And yes, we get it. N.C. State has to play two (gasp!) difficult ACC games a year against Florida State and Clemson. Duke has to play UNC. That shouldn’t matter. Let’s face it, too: Duke and N.C. State are hardly behemoths that would equal an automatic loss for the other team. Let’s make this happen.
JG: Absolutely. The ACC killed the Duke-State rivalry in 2005 with expansion. There’s no reason those two schools should only meet once every seven years in football. They should also play twice a year in hoops but I guess that’s for another roundtable.
LK: Yes. It’s ridiculous that Duke and N.C. State will go seven years between meetings despite being about 30 minutes apart. Would Duke fans rather see non-conference games against Middle Tennessee State (on the schedule for 2019 and 2020) or N.C. State? Think that’s a no-brainer, and the two schools should work to get a series set up. Not to mention the fact that the level of competition will be better than it would against random Group of Five U.
LD: Absolutely. It would be a no-brainer if N.C. State needed to fill seats as badly as Duke does. Unfortunately, N.C. State has little to gain financially because its fans are willing to stomach Virginia Southern and West Bahamas Polytechnic and whatever other non-conference roadkill shows up at Carter-Finley. But it would be a huge benefit to football in this area to nurture what should be a strong local rivalry even if the ACC seems dead set on making sure it never gets beyond a mere smolder.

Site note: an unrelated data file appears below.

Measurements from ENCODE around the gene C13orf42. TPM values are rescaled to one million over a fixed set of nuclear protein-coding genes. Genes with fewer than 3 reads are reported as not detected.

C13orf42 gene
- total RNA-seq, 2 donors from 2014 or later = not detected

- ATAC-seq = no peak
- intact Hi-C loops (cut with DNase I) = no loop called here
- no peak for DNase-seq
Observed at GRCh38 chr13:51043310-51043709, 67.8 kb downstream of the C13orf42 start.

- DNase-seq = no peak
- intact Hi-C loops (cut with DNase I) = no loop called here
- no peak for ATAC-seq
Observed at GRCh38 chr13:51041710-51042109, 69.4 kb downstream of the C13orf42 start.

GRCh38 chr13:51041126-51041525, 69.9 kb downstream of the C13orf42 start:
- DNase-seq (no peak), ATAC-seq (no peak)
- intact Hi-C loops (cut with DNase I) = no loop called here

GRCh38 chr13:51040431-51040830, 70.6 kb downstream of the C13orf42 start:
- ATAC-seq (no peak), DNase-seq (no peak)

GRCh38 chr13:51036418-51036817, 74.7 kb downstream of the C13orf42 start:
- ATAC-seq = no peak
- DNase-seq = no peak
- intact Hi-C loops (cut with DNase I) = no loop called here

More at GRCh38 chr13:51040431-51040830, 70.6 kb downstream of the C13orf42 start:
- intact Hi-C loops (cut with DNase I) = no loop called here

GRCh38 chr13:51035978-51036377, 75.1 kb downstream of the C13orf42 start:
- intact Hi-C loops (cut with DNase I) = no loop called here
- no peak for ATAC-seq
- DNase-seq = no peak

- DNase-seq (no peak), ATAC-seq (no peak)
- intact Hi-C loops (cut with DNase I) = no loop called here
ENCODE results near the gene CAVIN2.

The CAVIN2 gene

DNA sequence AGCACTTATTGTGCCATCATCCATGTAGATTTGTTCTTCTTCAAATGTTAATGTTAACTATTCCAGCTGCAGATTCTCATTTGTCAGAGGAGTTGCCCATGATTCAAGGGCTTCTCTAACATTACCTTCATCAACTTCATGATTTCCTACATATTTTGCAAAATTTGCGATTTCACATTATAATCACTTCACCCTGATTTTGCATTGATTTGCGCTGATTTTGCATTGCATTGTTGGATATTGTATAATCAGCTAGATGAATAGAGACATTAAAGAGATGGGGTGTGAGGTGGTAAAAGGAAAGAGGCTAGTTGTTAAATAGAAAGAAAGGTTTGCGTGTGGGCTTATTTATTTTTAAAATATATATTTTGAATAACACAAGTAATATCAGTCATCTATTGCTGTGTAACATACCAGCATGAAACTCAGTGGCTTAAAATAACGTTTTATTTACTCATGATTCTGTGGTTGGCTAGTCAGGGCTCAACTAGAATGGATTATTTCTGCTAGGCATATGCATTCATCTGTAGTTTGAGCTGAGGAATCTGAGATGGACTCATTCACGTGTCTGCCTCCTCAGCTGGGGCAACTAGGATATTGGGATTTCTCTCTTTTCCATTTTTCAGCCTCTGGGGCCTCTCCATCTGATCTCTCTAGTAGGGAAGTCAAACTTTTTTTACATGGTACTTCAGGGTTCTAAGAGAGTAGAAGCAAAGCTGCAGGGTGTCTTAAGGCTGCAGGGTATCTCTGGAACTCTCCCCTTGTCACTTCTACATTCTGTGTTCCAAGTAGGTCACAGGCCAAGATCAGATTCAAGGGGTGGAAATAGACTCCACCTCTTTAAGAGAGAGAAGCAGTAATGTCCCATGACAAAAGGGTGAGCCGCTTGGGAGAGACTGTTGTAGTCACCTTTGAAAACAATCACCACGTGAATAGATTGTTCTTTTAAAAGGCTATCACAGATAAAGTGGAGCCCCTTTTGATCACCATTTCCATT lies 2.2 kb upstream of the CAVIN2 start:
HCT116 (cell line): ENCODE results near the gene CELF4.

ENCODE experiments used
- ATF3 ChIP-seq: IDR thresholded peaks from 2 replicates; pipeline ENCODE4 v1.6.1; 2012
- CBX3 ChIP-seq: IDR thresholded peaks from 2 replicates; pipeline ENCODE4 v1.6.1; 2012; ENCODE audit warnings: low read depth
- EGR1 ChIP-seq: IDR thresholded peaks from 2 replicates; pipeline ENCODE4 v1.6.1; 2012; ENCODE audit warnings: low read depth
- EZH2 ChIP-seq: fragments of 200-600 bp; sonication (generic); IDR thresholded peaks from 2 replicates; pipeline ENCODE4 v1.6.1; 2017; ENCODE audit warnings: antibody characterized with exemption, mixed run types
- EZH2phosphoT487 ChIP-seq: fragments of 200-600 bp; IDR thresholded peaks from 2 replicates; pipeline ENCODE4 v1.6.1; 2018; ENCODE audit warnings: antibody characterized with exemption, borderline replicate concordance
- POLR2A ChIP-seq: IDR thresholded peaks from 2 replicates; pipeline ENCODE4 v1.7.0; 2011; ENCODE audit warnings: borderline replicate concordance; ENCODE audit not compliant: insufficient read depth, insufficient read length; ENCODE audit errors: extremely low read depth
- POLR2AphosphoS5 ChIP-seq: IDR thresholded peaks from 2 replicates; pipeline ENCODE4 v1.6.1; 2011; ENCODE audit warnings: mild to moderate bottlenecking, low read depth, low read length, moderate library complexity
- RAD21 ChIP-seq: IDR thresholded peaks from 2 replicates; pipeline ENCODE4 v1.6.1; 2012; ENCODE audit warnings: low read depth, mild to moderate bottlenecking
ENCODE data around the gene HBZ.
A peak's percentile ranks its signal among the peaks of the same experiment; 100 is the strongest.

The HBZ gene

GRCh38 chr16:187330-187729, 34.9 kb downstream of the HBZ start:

Q: There are already a few Power 5 head coaching jobs available – USC, South Carolina, Maryland. How many will there eventually be in the ACC after the season ends?
AC: Barring something unforeseen, you’d have to think that Mike London is in his final days at Virginia. Will Virginia Tech part ways with Frank Beamer? It probably has to happen but that’s a delicate situation. And unless Miami makes a run at the division title, the Al Golden era could end, too.
My question is whether all the dominoes that fall nationally lead to an unforeseen coaching move, or even two, here. Larry Fedora has to be tired of the never-ending NCAA saga at UNC – one that still won’t be over when the season ends. Does he take a look elsewhere? It’s highly possible.
JG: I don’t see it ending well for Al Golden at Miami, and Mike London attended his own coaching funeral with Virginia’s 56-14 home loss to Boise State on Sept. 25. If Carolina continues to win, and the Tar Heels should probably break through for 10 wins at this point, then you could certainly understand if Larry Fedora wanted to get a clean start elsewhere.
LK: At least two, with Virginia and Miami joining the mix. And I’d say odds are pretty close to even that Virginia Tech chooses to bring the Frank Beamer era to an end at the season’s conclusion as well. Now talk about a fascinating coaching search – if Maryland, Virginia, Virginia Tech and South Carolina are all looking for coaches at the same time, which of those four jobs is most desirable? For the record, I’d go with Virginia – not in a division with Ohio State, Michigan and Penn State, good location and fertile in-state recruiting grounds.
LD: Virginia for sure. Possibly Syracuse. Maybe Miami and Virginia Tech. You always have to expect Bobby Petrino to hit the road suddenly, so keep Louisville on the radar. And there’s always the remote possibility someone like Larry Fedora (or even Dave Doeren or Dave Clawson) decides the grass is greener somewhere else. I’d set the over/under at 2.5 at this moment.